Start off by frying 1 clove of thinly sliced garlic in a medium skillet with a generous glug of olive oil and a pinch of salt until softened and slightly golden, about 3 to 4 minutes. Next, add the tomatoes, either from a 28-oz. can or fresh—both cherry (a handful, halved) and ripe plum ones, chopped (3 should be about right)—work, depending on what you have on hand. Let them cook for around 5 minutes, until they start to break down and become jammy. You could rip some basil leaves and throw them in at this point, to wilt, or not—it’s up to you.
Turn down the heat, make four small wells in the pan and crack an egg into each. Now grab a 5-oz. fresh mozzarella, slice it into thin strips, and arrange the strips around the eggs. Feel like tearing the cheese over the skillet instead? No one’s stopping you. The only rule here is to use all of it: You want voluptuous creaminess to be the star trait of the final dish.
Sprinkle some more salt and a grinding of pepper, then place a tight-fitting lid over the skillet. This will make the mozzarella melt faster, and turn the egg yolks into their best version of themselves: runny, soft, gooey pockets of flavor. The whole thing should wobble slightly, with the mozzarella bits bobbing on the surface, floating like fat clouds.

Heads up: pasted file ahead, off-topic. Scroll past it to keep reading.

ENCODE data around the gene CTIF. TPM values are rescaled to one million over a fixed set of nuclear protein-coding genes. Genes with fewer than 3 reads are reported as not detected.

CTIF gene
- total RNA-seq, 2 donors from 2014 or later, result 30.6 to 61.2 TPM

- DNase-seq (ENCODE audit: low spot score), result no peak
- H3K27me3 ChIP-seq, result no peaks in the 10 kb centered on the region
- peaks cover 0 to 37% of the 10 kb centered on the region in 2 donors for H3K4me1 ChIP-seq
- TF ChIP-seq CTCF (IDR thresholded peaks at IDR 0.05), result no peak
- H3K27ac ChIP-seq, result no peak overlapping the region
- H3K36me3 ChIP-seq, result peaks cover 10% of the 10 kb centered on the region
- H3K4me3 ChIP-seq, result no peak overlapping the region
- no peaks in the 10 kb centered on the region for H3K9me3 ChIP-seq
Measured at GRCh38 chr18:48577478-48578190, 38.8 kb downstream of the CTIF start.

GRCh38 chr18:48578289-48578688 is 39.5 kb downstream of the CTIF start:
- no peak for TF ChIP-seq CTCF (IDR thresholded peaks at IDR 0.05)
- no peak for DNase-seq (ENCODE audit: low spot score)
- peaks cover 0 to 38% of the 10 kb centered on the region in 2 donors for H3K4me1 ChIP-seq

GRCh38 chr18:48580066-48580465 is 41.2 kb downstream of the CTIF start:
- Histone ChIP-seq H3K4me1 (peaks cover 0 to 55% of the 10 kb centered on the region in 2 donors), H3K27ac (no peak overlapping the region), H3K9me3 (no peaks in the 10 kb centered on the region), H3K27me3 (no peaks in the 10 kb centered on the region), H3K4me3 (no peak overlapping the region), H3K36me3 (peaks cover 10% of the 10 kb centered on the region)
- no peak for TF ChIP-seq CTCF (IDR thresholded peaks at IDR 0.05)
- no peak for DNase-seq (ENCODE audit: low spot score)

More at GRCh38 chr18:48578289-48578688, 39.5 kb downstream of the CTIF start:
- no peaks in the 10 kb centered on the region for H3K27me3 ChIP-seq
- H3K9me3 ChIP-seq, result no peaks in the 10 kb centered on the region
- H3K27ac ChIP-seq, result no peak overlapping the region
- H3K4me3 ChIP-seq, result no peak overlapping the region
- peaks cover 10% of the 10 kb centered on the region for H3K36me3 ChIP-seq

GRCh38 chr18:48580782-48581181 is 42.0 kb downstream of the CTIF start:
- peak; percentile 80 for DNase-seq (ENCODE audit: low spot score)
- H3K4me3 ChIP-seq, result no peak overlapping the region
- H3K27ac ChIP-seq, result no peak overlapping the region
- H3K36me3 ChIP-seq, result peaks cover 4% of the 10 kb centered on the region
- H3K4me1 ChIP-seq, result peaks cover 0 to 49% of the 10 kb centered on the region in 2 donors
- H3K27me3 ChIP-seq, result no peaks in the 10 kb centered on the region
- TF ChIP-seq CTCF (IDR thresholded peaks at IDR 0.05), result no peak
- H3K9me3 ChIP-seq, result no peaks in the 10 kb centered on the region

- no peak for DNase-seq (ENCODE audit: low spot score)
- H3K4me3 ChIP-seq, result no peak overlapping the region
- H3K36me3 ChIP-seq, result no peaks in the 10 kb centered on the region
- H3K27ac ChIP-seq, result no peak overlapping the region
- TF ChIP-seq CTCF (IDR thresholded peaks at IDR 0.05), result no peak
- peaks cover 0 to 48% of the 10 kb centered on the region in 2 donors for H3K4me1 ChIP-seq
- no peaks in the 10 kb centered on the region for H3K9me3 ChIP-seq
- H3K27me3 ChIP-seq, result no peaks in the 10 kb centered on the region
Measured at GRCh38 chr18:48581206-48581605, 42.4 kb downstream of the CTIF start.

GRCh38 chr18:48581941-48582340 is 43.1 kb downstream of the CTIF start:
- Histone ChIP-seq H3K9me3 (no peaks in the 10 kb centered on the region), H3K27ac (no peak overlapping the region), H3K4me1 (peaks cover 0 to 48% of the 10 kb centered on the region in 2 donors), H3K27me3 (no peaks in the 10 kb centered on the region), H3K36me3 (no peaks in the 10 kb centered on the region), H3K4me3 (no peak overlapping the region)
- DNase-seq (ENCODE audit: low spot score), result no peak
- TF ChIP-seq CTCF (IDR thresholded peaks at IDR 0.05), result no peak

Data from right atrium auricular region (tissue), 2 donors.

Take off the heat, place the skillet on your dining table, and eat straight from it, like my mom and I do. One small but major note: Make sure you’ve got bread to go with it. This is a meal that begs to be mopped up with a crusty loaf of sourdough or a fluffy pull-apart dinner roll.
Just like a pizza, from which they get their name, snazzing up your eggs “alla pizzaiola” with different toppings is 100% encouraged once you’ve got the foundation down. You can play with different herbs and spices, from parsley and oregano to crushed red pepper flakes; add a heaped tablespoon of tomato paste to make the sauce a little heftier; sprinkle Parmesan on top for extra cheesiness or pecorino for a saltier, sharper edge.
The eggs, too, leave room for experimenting. They can be scrambled, poached, left to set to the point of resembling a frittata—anything works, really.
Recipe from Bon Appetit